Self Esteem

Topics: Anorexia nervosa, Bulimia nervosa, Eating disorders Pages: 8 (2045 words) Published: April 20, 2014


Hannah Weaver
ENG101
Goldie
Research Paper

Teen Girls + Media = Low Self Esteem

Society’s scrutiny of beauty is causing many to take a hit of depleted self-esteem, and low self-esteem sets these beautiful people up for present and future damage. “Even the models we see in magazines wish they could look like their own images,” says Cheri K. Erdman (Erdman). For some people, it is impossible to actualize the end product these photographs and advertisements display. Advertisements disregard any hope women have to feel adequate enough to measure up to these standards. These people cannot possibly guess that the goal of these pictures is to make you want to be something else. Through everyday occurrences and the media, pressure crashes down on women of all ages and ethnicities. Women are striving to achieve a perfect physical image that is often unattainable. Many resort to unhealthy eating habits that eventually lead to an eating disorder. Society has caused this utter destruction of confidence through advertisements, magazines and television commercials throughout which they show airbrushed, thin, sexual images of how people are “supposed” to appeal to the public. Media exposures splayed across our eyes are causing eating disorders which are affecting society’s standard of beauty, physical and mental health of young women, and confidence levels.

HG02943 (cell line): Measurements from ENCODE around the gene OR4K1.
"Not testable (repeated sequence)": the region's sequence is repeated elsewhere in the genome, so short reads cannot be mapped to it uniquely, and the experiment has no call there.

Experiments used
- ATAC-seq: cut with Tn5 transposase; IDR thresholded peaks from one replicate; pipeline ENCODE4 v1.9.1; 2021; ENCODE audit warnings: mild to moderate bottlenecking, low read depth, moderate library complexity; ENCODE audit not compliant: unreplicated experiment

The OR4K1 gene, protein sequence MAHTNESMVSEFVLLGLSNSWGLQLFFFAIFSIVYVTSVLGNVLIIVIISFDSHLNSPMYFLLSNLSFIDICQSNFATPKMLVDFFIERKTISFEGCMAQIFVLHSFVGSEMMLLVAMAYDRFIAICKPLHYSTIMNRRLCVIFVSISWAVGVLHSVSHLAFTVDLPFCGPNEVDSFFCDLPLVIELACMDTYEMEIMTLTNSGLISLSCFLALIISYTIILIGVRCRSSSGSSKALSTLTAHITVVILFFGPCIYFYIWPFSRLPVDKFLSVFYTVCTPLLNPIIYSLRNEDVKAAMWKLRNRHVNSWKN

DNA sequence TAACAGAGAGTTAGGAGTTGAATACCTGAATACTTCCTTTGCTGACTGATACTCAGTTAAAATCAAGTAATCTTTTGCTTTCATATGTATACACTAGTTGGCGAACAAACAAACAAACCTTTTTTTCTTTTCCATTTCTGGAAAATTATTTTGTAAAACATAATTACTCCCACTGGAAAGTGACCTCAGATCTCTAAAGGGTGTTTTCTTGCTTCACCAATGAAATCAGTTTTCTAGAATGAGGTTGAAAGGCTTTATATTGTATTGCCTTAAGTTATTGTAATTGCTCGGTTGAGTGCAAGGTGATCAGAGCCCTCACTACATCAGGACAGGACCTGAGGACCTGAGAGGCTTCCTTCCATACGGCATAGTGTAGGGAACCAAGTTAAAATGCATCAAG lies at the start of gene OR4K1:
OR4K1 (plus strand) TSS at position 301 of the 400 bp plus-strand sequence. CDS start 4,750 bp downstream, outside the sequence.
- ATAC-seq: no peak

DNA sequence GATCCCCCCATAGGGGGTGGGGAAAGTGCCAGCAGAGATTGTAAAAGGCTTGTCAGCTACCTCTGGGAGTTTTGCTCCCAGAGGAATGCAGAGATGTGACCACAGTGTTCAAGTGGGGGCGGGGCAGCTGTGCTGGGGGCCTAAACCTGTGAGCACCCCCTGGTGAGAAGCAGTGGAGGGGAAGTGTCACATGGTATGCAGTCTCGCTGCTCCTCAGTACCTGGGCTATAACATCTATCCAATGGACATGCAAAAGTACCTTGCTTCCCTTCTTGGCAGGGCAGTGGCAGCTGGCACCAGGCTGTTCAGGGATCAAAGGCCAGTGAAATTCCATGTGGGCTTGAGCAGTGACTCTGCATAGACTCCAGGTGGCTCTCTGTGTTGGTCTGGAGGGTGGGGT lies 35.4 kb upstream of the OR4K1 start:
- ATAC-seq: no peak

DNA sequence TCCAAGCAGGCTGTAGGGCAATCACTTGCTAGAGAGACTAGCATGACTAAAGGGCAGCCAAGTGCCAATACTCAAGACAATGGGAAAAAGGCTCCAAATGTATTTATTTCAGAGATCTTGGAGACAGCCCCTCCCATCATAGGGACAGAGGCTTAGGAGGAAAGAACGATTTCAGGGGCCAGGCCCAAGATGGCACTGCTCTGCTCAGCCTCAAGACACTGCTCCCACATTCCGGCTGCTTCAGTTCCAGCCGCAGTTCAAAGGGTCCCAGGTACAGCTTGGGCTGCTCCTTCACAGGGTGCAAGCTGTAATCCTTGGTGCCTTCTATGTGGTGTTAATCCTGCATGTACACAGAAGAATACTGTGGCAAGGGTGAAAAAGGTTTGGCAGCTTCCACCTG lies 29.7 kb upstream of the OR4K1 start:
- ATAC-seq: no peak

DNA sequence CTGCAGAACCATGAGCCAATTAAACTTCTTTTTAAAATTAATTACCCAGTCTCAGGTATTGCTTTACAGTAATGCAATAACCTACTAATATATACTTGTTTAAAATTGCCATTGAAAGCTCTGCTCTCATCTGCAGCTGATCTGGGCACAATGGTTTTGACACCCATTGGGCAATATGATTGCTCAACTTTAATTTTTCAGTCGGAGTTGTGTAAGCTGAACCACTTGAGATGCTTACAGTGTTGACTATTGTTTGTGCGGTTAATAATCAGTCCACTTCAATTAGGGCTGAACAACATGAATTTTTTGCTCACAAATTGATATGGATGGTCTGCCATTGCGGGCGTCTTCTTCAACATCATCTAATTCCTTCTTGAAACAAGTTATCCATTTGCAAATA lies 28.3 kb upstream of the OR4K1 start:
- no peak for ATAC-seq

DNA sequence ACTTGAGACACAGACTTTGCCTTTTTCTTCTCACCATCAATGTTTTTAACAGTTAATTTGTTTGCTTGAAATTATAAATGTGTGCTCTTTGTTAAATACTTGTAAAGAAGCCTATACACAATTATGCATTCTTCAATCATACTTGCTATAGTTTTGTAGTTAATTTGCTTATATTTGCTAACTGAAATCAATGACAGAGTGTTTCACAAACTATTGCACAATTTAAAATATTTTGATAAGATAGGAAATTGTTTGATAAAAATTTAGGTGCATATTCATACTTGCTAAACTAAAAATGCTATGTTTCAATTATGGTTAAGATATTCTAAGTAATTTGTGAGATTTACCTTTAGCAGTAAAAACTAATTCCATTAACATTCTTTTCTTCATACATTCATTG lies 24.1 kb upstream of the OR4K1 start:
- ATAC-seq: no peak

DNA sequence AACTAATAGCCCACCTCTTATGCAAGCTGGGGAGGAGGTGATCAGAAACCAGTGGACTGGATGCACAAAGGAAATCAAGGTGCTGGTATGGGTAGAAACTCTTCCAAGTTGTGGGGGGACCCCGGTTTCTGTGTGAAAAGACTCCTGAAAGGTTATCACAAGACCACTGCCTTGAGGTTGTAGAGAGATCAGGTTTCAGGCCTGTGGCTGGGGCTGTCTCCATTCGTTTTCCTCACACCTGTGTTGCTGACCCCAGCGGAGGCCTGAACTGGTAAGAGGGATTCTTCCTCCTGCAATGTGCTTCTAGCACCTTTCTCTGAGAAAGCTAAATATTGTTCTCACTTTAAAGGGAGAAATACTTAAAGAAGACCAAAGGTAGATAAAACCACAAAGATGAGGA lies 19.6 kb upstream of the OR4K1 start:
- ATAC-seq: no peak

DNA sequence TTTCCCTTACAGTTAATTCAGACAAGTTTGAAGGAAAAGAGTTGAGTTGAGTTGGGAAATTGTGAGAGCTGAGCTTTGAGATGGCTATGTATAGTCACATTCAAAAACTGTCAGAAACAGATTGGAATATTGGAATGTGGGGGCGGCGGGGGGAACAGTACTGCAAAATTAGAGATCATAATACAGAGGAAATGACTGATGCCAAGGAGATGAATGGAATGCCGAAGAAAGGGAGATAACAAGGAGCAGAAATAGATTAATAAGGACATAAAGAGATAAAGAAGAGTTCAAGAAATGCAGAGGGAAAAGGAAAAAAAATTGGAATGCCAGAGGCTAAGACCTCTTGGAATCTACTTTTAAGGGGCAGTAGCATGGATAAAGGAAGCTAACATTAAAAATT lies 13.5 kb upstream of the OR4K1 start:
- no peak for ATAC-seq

Body image is a woman or man’s opinion of their appearance. In the case of beauty, not many women find themselves to be attractive (“Body Image.”). Pressure is pounding down on them from outside sources, such as the media, Internet, and society, to appear beautiful and have endless sex appeal. Dove Campaign for Real beauty and Nike ad’s aim towards images of women that are prevalent in our society (Elliot). Yet, the models we see in magazines are Photo-shopped and dressed in the latest designer fashions. While a few ads are beginning to circulate with everyday women, the photo-enhanced images of stick thin, porcelain girls are the most common to come across. The average American woman is 5 feet 4 inches tall and weighs 140 pounds, while the average American model is 5 feet 11 inches tall and weighs 117 pounds (“Body Image.”). This statistic alone is a staggering difference between what percentages of women overpower the other. Normal, healthy weighted woman are taking in the images of a small percentage of the population that we barely see around us. Everyone wants to look like a supermodel but in all reality, only a few women do. “Because of these harsh critiques, rarely are women completely satisfied with their image. As a result, they often feel great anxiety and pressure to achieve and/or maintain an imaginary appearance” (“Body Image.”). A disease caused by careless concerns of pop culture would be anorexia nervosa and bulimia nervosa, commonly labeled as eating disorders. At first glimpse, someone tormented with an eating disorder may not stand out amid the crowd. The afflicted could be the idyllic girl, enviously eyeing the plate of sweets across the room, or she could be the hushed one silently running her daily calorie intake through her mind. Eating disorders affect approximately 8 million Americans; with an astounding half of Americans knowing someone who suffers from an eating disorder of some manner (“ANAD.”). Sizes, shapes, ethnicities, ages, and gender; these labels do not determine whether or not a person is vulnerable to an eating disorder. While this disorder is primarily found in women, there are men who go through the same incessant cycle of pain. Approximately ten to fifteen percent of patients with anorexia or bulimia are male, while the majority lean towards women (“ANAD.”). An eating disorder is a mania with food that can potentially start off as a diet gone awry. Most people do not realize how hazardous these problems are. Eating disorders have the highest mortality rate out of any mental illness categorized by psychologists (“ANAD”). “I...
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